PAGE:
humming to the tunes of the rustling leaves
in quest for her destination, nowhere

Jun 16, 2008

Sign off, Saturdays!

A perfect weekend it was! With the last free Saturday for the next one year (My 2nd year of PGSEM begins this Friday), it has to be something special. I woke up late at 8:30 AM and prepared myself a hot cup of tea. I love to sip my tea slowly and glance through the newspaper headlines. A day began that way makes me feel so good. I don't like to rush around this morning routine. But I don't get to have such a luxurious time every morning.

It's been a month since I shifted to my new home. But the cleaning hadn't got over yet. After 2 days of efforts, my home now looks so neat. The feel-good factor cannot be explained in words - with my bookshelf neatly stacked, my study table arranged with all those colorful, not-so-frequently used MBA textbooks, my music system plugged in and ready to be played anytime I want. Sifting through the horrendous pile of items and characterizing them into useful and junk is not an easy task with a person like me who loves to cling onto each and every piece of item. "I might use my 5 year old java notes sometime later", "I can play this old flute in my free time", "This is my college ID card, I can't get rid of it" - with lots of such thoughts and arguments, the weekend passed with repeats of a couple of hours of sorting and arranging, aptly rewarded with an episode of F.R.I.E.N.D.S for the efforts that we had to put. I ended up watching around 8-10 episodes and all I could hear in my dreams were Ross's "We were on a break!!".

Experimenting with cooking new dishes used to be my favorite past time on Saturdays a year ago. I happened to catch up on that as well. The only thing that was missing was a lazy siesta after a heavy home made lunch. All these tasks were made possible, thanks to one main reason - I didn't switch on my laptop for the whole weekend.

Jun 11, 2008

The 3 mistakes of my life

Here comes another interesting, witty and melodramatic novel "The 3 mistakes of my life" from Chetan Bhagat, his third offering after "Five point someone" and "One night at the call center". This new book has a similar flow in terms of simple phrases and day-to-day conversations. Contrary to his other two books, this one is slightly serious and touches upon real issues like politics and religion.

The protogonist Govind plans to start his own business (a cricket shop in particular) along with his two best friends Ishant and Omi. Govind has been responsible right from his childhood and has been supporting his mother. Mathematics is his passion and he can only think in terms of numbers. Ishant, a local cricketer is very passionate about the game. His attempt to join the army failed because of which his dad is unhappy about him. Omi, the son of a priest is a very reclusive and aimless person but very much inclined towards his religious beliefs. There are other interesting characters - Ali, a young cricketer who has tremendous skills with special abilities; Vidya, Ishant's younger sister and the love interest of Govind; Bittoo Mama, Omi's maternal uncle who plays a pivotal role in this plot. The story is about the impact of three mistakes that Govind commits in his life on other people's lives. A fast paced, at times witty and at times emotional narration; A typical Chetan Bhagat style, I should say! But at times, the incidents became very serious. Maybe, Chetan tried to give a complete picture and not just the fun aspect of these characters.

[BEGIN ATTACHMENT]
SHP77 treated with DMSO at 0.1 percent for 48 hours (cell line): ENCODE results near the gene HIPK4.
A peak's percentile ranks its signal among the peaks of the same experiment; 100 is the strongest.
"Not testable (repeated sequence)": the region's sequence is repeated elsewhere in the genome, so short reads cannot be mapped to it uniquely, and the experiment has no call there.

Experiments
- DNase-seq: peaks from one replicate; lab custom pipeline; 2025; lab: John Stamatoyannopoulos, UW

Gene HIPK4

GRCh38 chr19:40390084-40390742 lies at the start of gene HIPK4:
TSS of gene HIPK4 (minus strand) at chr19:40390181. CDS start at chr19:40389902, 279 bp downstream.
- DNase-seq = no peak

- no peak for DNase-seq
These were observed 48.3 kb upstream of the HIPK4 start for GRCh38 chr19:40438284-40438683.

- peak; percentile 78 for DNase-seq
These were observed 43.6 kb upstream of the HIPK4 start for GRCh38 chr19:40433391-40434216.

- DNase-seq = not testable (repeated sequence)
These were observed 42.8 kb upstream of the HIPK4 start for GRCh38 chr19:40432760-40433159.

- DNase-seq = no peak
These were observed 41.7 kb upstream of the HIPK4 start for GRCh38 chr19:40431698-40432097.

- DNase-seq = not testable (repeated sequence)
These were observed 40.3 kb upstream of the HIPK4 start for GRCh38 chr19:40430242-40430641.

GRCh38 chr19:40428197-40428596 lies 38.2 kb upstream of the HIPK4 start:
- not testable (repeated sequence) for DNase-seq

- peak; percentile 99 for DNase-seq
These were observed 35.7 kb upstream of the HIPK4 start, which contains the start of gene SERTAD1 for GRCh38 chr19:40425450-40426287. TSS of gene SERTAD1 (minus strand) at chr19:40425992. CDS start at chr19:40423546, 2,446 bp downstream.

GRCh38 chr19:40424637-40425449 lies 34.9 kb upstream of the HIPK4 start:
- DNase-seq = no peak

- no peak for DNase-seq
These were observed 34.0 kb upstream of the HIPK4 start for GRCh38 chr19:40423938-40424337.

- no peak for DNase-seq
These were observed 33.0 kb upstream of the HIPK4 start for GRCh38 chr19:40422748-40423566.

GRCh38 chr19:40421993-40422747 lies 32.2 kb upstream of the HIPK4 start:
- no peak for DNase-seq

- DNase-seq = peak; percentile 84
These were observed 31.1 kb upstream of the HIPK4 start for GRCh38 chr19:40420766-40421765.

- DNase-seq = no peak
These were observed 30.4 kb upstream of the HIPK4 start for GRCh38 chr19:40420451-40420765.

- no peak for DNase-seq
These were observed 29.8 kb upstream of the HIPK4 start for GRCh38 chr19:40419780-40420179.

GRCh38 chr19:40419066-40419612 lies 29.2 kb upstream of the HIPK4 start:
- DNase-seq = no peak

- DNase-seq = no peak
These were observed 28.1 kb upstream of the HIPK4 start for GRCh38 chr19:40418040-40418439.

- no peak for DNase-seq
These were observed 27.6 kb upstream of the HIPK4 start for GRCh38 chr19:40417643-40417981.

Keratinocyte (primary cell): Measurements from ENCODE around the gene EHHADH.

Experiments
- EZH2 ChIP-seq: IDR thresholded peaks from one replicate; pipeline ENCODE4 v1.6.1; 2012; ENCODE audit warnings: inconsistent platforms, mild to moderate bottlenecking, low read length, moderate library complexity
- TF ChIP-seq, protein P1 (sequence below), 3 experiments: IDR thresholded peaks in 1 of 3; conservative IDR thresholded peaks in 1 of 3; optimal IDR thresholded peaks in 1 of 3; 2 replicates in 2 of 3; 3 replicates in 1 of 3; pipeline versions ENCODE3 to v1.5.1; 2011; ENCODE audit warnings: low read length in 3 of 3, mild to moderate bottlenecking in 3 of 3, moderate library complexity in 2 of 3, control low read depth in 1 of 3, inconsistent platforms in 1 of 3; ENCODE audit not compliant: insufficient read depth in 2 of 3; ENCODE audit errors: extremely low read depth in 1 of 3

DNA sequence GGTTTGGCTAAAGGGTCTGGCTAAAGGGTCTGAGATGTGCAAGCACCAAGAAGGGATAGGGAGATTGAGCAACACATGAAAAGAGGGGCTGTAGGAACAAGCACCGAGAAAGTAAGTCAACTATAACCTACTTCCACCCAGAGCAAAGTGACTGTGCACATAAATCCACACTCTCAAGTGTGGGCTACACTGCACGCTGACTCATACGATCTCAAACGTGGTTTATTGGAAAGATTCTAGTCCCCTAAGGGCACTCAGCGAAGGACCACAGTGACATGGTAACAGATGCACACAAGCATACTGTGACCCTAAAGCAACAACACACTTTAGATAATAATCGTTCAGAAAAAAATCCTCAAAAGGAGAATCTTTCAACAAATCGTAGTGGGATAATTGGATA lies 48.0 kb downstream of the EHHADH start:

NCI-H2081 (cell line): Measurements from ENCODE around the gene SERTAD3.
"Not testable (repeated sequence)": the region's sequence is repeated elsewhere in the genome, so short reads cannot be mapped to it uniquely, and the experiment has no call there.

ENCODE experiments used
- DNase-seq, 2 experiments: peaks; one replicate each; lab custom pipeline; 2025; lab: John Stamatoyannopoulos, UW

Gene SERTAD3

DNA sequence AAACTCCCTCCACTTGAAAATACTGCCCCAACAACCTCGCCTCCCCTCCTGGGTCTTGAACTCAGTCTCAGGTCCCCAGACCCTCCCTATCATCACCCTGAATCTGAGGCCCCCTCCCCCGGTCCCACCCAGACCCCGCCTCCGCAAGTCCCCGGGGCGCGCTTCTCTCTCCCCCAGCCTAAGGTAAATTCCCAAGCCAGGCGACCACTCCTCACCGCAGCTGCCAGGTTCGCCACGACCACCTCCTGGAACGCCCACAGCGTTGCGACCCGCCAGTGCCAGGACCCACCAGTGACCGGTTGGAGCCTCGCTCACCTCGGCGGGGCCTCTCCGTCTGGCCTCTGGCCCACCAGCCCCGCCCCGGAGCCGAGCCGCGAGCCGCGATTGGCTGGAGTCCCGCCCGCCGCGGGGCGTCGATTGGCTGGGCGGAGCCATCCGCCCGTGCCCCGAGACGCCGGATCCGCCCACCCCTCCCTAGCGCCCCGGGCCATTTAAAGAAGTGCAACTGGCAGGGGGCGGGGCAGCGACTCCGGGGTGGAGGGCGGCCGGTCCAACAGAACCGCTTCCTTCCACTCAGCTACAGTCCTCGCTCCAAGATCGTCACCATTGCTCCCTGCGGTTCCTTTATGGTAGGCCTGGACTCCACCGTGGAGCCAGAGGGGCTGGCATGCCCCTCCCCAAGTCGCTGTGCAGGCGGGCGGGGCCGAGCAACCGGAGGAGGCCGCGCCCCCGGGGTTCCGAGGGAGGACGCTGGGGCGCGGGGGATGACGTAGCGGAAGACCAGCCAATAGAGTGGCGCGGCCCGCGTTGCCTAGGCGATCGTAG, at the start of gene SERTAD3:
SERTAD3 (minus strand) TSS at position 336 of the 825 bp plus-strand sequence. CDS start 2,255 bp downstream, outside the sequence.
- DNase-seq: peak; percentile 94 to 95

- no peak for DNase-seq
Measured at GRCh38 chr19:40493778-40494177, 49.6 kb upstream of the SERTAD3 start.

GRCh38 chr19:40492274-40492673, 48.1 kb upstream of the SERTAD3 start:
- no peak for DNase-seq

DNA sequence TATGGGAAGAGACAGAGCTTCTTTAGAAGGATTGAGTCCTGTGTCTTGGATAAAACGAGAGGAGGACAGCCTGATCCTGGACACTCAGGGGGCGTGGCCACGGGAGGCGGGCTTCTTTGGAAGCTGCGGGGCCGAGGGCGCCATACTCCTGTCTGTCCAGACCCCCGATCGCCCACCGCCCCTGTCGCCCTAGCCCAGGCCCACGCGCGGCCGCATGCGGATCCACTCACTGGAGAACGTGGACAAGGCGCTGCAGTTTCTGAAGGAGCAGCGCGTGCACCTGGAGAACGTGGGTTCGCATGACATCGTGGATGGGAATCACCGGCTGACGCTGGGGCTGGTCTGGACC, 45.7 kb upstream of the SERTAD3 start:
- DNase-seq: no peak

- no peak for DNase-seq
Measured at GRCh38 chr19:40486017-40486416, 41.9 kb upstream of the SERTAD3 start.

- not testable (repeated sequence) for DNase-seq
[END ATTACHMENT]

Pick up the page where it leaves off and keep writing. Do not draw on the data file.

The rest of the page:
The story is centered around Gujarat and the lives of people there. The way he has interwoven real life incidents (Ind v/s Aus Kolkata test match, Gujarat earthquake, Godhra violence, 9/11 etc) with the storyline made me think if it's indeed a real story. There are a couple of glitches I couldn't stand - too much use of the F word by everyone, including Bittoo Mama who is supposedly an elder person involved in active politics, lots of management jargon in the first half when Govind and his friends have just started their cricket shop. These doesn't gel with the dialogues and seem to just hang around.

"3 mistakes" is a light fiction which can easily be read through in 3-4 hours. Don't expect it to be a FPS or ONACC. The style might be similar but the storyline very different :-)

Jun 6, 2008

ஏன் இந்த நிலைமை

என் குழப்பங்கள்
என் ஏமாற்றங்கள்
இன்று நான் தோன்றவா?
மலையின் பின் ஒழியவா?

உலகத்தை பார்த்து
ஒரு சிறு புன்னகை
ஆனால் அதை கவனிக்க
யாருமில்லா சூழ் நிலை

வாழ்க்கை ஓட்டம்
ஓடும் மனிதர்கள்
ஒரு நிமிடம் என்னை